The telegraph, railroad . . .

. . . and the Pony Express



It’s often thought that railroad and the telegraph killed the Pony Express. But in fact, both were not only around when the Pony started, the service made use of both. This is a map of the train line that brought mail from the East – including and especially New York City – to St. Joseph, the Pony’s eastern-most base.




Kirkus Reviews . . .

. . .  had some nice things to say about West Like Lightning:

Of thundering hooves and priority mail: a lively history of the short-lived but much-evoked Pony Express. As novelist and pop historian DeFelice (The Helios Conspiracy, 2012, etc.) acknowledges throughout, there's not much that we know with absolute certainty about some of the players and events in the Pony Express effort, a private enterprise for which records are not always available. The service was fast—a letter could cross half the continent in 10 days thanks to the relay system of riders and fast horses—but "the idea of speed was really the important thing" in a time when telegraph lines were going up and plans for a transcontinental railroad were being conjured. The key players were an unlikely mix of slaveholders, frontiersmen, freighters, and entrepreneurs who saw opportunity in providing a communications infrastructure to a military stretched out across a vast, sparsely settled region. But there's much more to the Pony Express than just business history, for it threads into a landscape populated by young legends-to-be like Buffalo Bill Cody and Wild Bill Hickok, whose stories DeFelice happily weaves into the narrative: Courage and stamina were desiderata, of course, but as he notes, "if gunplay figured into it, so much the better, but you didn't have to be literally wild to be celebrated. Being tenacious and undaunted in the face of myriad hardships would do." There's plenty in the memories of supposed riders like Cody to suggest truth but not much hard evidence to say that they were actually onboard, which lends a nice hazy touch to the whole legend. Soon enough—in just a couple of years—the likes of Western Union, founded by an associate of Samuel Morse, "whose greatest genius was his ability to acquire and merge the various small companies operating local lines," would put an end to the Pony Express, but for all that, it lives on in memory. Good stuff for Western history buffs, to say nothing of fans of the Post Office.”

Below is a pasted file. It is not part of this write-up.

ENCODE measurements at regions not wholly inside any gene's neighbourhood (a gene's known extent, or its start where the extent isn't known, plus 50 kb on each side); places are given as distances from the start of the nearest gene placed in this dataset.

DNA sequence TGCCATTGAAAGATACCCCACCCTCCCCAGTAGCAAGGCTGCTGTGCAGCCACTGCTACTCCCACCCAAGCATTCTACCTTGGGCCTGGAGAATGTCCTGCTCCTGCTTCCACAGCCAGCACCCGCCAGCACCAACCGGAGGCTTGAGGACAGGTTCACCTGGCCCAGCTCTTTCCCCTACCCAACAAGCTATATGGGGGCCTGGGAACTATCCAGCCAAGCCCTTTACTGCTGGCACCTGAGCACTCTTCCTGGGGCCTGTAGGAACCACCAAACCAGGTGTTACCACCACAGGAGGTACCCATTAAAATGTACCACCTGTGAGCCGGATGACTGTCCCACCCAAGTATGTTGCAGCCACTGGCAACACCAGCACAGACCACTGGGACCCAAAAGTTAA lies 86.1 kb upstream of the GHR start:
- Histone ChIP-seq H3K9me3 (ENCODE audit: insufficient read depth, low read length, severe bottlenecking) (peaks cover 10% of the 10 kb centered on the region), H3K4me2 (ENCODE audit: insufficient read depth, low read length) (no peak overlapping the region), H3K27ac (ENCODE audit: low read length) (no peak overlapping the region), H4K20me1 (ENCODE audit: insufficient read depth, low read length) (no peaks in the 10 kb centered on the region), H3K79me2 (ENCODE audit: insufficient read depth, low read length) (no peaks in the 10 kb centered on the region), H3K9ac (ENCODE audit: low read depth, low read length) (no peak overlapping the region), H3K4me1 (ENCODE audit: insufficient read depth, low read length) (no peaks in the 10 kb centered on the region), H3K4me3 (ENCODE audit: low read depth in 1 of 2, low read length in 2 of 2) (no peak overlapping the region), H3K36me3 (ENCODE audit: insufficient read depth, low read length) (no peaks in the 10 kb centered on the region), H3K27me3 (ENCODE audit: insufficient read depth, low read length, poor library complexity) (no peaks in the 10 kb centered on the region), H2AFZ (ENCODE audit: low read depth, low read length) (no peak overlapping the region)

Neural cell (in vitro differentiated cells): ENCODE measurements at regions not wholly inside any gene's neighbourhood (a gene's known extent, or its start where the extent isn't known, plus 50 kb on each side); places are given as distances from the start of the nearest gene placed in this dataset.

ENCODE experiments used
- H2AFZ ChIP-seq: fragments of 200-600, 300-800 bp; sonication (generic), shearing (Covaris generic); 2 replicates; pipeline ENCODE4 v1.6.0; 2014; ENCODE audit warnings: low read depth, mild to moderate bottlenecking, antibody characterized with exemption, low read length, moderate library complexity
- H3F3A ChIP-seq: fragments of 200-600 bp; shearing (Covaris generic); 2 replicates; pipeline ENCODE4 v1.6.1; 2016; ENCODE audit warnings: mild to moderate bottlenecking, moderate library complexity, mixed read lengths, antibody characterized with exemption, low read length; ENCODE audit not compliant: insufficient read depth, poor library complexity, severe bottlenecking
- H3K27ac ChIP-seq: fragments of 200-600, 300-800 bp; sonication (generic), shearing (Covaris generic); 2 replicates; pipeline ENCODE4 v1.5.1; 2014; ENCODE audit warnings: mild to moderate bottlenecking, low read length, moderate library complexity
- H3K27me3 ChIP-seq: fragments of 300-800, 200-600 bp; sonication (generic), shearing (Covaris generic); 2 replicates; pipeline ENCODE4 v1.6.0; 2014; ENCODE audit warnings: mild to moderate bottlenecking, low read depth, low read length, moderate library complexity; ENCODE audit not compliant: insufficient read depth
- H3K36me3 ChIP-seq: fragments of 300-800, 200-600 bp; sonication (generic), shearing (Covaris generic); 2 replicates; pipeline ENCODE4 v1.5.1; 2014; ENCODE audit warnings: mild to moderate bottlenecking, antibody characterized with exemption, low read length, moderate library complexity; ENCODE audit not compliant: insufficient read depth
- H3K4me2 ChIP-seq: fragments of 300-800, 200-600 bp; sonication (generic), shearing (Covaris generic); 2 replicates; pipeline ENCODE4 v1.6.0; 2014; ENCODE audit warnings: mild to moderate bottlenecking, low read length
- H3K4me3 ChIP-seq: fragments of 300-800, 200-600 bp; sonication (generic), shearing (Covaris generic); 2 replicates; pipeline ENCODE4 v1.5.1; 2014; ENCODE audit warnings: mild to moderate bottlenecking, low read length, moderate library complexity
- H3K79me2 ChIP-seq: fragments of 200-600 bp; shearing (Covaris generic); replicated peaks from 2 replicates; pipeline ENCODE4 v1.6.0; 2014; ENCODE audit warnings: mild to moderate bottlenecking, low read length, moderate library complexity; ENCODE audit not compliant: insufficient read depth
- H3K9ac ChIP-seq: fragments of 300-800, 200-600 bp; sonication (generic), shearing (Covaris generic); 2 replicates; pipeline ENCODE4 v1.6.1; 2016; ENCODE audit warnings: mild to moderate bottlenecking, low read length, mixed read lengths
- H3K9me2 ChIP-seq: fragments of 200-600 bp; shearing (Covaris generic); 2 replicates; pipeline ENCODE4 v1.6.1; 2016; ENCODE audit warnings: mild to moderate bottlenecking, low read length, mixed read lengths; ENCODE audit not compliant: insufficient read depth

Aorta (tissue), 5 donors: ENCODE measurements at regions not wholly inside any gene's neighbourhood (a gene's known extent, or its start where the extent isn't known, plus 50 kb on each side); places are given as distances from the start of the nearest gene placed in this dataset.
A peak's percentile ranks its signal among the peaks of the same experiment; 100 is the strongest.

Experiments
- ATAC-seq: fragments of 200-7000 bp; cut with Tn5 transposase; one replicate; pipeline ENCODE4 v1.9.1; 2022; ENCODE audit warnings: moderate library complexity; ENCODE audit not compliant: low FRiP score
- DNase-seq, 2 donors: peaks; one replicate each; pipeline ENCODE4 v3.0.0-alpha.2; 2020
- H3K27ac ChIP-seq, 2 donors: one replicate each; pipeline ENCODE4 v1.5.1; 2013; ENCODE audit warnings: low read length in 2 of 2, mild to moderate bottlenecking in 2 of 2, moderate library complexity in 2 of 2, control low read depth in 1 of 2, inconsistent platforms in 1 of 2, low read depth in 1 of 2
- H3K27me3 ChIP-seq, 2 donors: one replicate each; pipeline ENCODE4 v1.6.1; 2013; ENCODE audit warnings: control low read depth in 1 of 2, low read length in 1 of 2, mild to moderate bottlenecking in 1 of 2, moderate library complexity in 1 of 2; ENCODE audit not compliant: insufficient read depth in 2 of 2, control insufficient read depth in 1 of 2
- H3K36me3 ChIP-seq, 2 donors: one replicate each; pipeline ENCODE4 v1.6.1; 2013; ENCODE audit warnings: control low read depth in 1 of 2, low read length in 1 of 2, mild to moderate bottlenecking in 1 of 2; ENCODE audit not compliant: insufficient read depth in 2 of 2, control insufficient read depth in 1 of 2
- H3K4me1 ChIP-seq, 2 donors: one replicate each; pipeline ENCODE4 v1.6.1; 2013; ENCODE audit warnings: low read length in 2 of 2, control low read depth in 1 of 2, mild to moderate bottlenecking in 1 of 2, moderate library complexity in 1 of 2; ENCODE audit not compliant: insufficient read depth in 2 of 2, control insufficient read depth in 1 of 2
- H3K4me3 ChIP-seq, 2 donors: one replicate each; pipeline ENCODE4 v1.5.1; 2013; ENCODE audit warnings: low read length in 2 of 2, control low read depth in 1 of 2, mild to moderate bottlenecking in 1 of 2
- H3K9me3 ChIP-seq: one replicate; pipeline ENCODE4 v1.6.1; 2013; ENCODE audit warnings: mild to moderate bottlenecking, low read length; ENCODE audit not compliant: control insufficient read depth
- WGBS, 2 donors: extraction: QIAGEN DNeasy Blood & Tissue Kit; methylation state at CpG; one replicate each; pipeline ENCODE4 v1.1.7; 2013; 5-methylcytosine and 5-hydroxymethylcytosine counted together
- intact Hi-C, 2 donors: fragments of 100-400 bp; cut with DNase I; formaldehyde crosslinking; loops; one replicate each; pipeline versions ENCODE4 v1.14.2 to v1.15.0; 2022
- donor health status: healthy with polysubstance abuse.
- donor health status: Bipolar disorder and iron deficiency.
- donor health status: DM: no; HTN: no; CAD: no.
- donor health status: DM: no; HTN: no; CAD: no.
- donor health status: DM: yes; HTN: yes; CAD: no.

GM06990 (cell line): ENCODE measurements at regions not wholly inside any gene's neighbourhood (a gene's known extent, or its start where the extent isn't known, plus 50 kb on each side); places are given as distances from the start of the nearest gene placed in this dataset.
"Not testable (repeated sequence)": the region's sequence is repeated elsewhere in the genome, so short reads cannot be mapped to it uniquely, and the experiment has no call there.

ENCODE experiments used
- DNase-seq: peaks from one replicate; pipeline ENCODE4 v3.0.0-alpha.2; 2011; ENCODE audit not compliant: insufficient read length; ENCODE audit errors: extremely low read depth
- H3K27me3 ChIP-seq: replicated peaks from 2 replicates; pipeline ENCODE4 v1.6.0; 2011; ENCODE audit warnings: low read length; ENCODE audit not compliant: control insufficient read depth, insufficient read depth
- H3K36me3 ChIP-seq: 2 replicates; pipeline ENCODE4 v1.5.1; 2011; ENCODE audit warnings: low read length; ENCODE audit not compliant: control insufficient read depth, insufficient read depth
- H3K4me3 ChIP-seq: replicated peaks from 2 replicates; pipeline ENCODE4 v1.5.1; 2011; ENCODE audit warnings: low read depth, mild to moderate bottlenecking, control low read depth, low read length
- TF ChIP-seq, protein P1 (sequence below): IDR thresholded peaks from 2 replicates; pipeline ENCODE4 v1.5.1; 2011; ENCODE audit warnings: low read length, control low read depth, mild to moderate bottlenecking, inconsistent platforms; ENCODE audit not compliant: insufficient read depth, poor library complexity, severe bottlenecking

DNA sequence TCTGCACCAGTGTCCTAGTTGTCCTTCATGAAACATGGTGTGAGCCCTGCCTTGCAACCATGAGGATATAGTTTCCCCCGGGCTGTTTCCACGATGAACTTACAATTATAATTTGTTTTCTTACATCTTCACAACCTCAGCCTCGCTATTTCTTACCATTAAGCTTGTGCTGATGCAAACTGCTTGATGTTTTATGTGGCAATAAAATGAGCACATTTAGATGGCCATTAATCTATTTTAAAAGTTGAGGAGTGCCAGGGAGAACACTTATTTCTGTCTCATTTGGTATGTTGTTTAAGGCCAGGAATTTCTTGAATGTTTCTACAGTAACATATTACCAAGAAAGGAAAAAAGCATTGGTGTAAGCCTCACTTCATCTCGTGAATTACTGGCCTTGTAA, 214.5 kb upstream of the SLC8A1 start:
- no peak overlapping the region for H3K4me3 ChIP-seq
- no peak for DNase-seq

The Pony by plane . . . 


JetBlue is now the official airline of the Pony Express!

(West Like Lightning has been selected for the airline’s June book program – read it while you’re flying!)


History Book Club . . .


. . . picks up West Like Lightning


Proud to announce that West Like Lightning will be a main selection in May at the History Book Club





And it's on Facebook . . .

My Pony book, West Like Lightning, now has its own Facebook page:
  



We now have a website:



Comments? Send them to author (at) jimdefelice.com




Reality copies art . . .

. . . or something like that. Consider:


The plot of Helios Conspiracy and this from today's NYT:

The Trump administration accused Russia on Thursday of engineering a series of cyberattacks that targeted American and European nuclear power plants and water and electric systems, and could have sabotaged or shut power plants off at will.

Story.

Maybe Trump will call on Andy Fisher to help him out.